General Stanley McChrystal (ret), Team of Teams

The book begins with a scene from a Hollywood polit-thriller: Analysts and operatives are gathering to coordinate an attack, chatting casually about friends and family. As they gear up, the analysts wish the them luck. Only when the operatives drive their explosives-laden car into a busy marketplace, do we realize: We have just seen a team of Al Qaeda in Iraq.

General Stanley McChrystal, ex-Commander in Chief of the Joint Special Operations Command (JSOC) in Iraq, drives home a simple but unavoidable point in this book: The days of command and control are over. In a highly complex operating environment, with rapidly changing contingencies, today’s organizations cannot wait for a C-level green light, nor can the C-level possibly have any insight to all operational decisions. This book tracks General McChrystal’s efforts to share information and decentralize execution across all chains of command under him – including organizations such as the CIA and all branches of the US military.  Lives depended on it; waiting to wake a commander to get their approval across several time zones cost not only opportunities but lives. Interestingly, most other businesses and organizations have not followed suit.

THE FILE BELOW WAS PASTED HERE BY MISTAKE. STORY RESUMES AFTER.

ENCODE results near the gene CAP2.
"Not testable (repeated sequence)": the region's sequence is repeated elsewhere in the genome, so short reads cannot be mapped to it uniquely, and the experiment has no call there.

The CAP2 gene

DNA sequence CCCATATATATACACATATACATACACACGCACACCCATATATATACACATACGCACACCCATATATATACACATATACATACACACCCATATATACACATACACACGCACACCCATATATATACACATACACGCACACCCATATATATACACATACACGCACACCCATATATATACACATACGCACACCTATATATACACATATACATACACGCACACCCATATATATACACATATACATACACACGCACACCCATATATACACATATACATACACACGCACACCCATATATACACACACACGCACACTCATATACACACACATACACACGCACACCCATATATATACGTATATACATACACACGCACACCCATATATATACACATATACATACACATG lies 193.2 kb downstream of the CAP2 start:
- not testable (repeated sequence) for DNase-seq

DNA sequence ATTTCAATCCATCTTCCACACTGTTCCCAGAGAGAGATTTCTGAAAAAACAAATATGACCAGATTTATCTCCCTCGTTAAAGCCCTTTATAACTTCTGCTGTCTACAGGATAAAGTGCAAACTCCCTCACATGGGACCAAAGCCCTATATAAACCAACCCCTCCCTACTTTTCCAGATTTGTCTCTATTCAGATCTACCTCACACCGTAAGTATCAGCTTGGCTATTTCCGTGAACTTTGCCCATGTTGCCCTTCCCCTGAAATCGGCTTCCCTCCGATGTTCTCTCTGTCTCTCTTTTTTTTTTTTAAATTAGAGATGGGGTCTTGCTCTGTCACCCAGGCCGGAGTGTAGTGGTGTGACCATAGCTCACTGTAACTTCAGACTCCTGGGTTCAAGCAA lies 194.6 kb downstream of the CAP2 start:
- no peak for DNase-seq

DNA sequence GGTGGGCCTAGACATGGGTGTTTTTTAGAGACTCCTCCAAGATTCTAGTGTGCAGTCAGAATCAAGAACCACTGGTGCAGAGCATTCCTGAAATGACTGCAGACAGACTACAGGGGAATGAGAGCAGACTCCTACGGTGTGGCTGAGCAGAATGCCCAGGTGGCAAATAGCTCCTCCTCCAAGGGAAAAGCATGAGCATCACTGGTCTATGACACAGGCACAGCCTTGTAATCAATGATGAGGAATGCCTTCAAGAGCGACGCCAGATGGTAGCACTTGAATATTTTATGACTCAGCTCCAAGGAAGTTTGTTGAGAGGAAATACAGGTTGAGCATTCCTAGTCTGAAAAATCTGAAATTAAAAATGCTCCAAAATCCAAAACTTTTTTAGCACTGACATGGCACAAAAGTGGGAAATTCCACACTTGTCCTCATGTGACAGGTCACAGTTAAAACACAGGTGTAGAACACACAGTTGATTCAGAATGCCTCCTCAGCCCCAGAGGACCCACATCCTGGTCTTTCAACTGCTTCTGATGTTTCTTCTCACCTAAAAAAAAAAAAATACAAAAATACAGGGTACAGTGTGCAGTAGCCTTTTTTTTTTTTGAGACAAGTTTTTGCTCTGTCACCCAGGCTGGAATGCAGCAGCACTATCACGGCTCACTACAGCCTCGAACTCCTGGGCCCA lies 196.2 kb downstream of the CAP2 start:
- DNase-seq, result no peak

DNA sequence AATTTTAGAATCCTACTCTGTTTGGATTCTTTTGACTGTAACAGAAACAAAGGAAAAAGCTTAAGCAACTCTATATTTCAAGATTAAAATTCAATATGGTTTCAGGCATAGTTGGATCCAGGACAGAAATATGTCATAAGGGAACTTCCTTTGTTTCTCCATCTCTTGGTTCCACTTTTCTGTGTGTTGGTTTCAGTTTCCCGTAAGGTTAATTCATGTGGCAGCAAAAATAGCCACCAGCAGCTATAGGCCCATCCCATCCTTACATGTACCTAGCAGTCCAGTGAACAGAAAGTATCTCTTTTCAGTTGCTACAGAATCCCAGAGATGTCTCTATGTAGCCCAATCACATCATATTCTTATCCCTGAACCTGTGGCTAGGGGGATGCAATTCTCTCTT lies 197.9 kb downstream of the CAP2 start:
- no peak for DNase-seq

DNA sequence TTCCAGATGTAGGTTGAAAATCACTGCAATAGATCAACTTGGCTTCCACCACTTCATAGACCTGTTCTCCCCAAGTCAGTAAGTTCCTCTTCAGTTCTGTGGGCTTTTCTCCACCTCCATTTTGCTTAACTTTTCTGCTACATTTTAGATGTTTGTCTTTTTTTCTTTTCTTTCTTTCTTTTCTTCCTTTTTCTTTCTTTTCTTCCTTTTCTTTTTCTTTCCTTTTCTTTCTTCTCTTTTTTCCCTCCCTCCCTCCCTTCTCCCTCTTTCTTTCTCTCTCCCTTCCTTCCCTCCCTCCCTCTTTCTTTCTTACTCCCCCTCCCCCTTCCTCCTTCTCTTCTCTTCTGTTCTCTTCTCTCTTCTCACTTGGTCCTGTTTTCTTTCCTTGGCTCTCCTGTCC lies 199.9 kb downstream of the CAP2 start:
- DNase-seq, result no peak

The book is surprisingly scholarly  and reviews the history of modern hierarchies, from the rise of Taylorism in industrial practices in the 19th century, signaling the definite demise of guilded craftsmen, to the complexities of the modern world. The latter have since been notably encapsulated in the ungainly acronym VUCA (volatility, uncertainty, complexity, ambiguity), describing most of the situations JSCO encountered in urban environments. The free flow of information has also led to some highly publicized wiki-leaks that nearly cost him his job; still, General McChrystal argues, every analyst and operator must have access to the same levels of information in order to make the best possible decisions. Even 23-year-old analysts are given the power to execute on information and direct field operations on the basis of unfolding events. In McChrystal’s eyes, this was the only way to combat a very small but agile and lethal terror network; large-scale military operations / hierarchical chains of command are simply inadequate to the job.   

The books does not cover much on the applications needed to decentralize execution and share knowledge, but does offer a very credible angle on “where trust meets purpose” in organizations – a very thought-provoking read.